Sunday, July 21, 2013

Joshua Dukes, Musician

On Friday night at a pub in East Durham, New York I painted Josh "Papa" Dukes as he played traditional Irish music with the band called "The Yanks.

In his other life, Joshua Dukes is also a Master Sergeant in the U.S. Army and a drum major in the Old Guard Fife and Drum Corps, the official escort to the President. (He's at the center of this video)

 My perspective was pretty close up, since my seat was right beside him. My sketchbook, watercolor paints, water cup, rag, and casein paints are all in my lap. That's my son Dan playing accordion on the far left.

I had one failed start, which you can see below in the center of Step 1. This is a lay-in of someone else that didn't work out because my subject moved to another pose. No problem--I just shifted gears, wetted out the lines, and dove into the new portrait, painting over the other one.

When Josh switched from flute to bouzouki, I started a second sketch, since the pose was so different.

I was using watercolor and water-soluble colored pencils for the warm colors, and casein for the white and black. Most of this painting is transparent, but casein gave me opacity where I needed it. Most of the painting was done with a very large sable watercolor brush. The whole study took about 45 minutes.
Bio of Joshua Dukes
Fife and Drum Corps
The Yanks Band
Previously: Dan, Accordion


Tom Hart said...
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Tom Hart said...

Thanks for a very instructive post and for sharing another great sketch. Also, thanks for answering the questions that are always on most of our minds: material, time, mixture of media, etc.

It's especially nice that you shared the part about the missed pose that you painted over. As in a couple of earlier posts (I'm thinking particularly of the gouache sketch of the line of plein aire painters), it's good to see that an aborted sketch doesn't necessarily mean a wasted page in the sketchbook or a missed chance to start over.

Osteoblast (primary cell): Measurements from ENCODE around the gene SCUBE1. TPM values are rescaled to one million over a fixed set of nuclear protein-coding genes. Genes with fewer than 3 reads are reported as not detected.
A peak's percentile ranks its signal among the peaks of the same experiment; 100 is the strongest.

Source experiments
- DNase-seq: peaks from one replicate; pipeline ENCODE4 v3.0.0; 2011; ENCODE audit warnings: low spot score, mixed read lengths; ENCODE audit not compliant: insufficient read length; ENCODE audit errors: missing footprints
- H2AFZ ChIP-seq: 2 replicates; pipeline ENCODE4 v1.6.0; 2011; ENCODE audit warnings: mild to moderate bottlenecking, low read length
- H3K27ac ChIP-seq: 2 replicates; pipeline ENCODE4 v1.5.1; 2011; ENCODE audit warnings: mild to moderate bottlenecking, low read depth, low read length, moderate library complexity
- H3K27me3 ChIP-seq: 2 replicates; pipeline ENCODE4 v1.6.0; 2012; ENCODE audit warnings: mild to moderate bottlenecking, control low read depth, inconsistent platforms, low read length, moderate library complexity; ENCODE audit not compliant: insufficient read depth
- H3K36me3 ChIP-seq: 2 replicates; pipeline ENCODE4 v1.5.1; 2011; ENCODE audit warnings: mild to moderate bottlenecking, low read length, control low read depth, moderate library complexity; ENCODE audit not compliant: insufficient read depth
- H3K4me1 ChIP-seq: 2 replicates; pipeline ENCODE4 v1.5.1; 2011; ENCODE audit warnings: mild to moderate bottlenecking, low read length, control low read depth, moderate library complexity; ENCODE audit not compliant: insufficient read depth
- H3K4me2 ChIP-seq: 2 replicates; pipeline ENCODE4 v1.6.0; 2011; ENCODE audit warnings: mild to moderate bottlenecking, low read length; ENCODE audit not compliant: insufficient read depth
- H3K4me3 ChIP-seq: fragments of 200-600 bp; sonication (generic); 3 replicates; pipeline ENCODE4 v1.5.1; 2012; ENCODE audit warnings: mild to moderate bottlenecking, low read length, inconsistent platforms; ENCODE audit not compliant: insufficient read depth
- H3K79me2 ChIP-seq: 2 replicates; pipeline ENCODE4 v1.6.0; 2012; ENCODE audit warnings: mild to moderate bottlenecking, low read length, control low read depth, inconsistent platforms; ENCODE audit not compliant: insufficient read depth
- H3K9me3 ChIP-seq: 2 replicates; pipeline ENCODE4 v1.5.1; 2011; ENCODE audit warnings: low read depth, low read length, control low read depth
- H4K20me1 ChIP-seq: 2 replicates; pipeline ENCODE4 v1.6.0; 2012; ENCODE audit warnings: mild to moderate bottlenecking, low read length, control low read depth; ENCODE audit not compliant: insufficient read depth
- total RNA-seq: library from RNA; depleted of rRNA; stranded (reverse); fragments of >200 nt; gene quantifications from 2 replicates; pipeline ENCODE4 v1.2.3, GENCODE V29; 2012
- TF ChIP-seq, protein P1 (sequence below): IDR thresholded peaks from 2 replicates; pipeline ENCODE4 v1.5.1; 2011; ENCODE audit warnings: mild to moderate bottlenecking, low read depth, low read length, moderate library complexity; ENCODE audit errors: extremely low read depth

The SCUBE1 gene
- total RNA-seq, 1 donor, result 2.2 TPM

Keith Parker said...

It's SEAN! James, I really enjoyed meeting you and Sean last month. seeing how he works was cool too. I guess he is now moved into his new place in your home town. I think it's great he was able to make that leap. Nice caricature of him there.

Gene Snyder said...


Great post! I like how you are able to switch gears and salvage a false start. Why fuss at the beginning? :)

It's a small world. When I was in the Army, I was stationed with the Old Guard from 1991-1993 as an illustrator in the Headquarters Drafting Office. Before computers, it was a mixed job of engraving plaques, cutting mats, framing photos, and prepping parade fields for ceremonies. To prep a ceremony site, we were the group that came in and marked where soldiers/platoons stood during ceremonies. Everything had to measured down to the inch!

During that time with TOG, I had the opportunity to paint two 20'x40' backdrops for the "Spirit of America" show.

If you have not already seen them, the Fife and Drum Corps is a must see group as well as the U.S. Army Drill Team. Precision performers.

Tell Josh "Thank you for your service."

Thanks again for a great art blog Jim!

-Gene (The "Army Artist Guy" from IMC)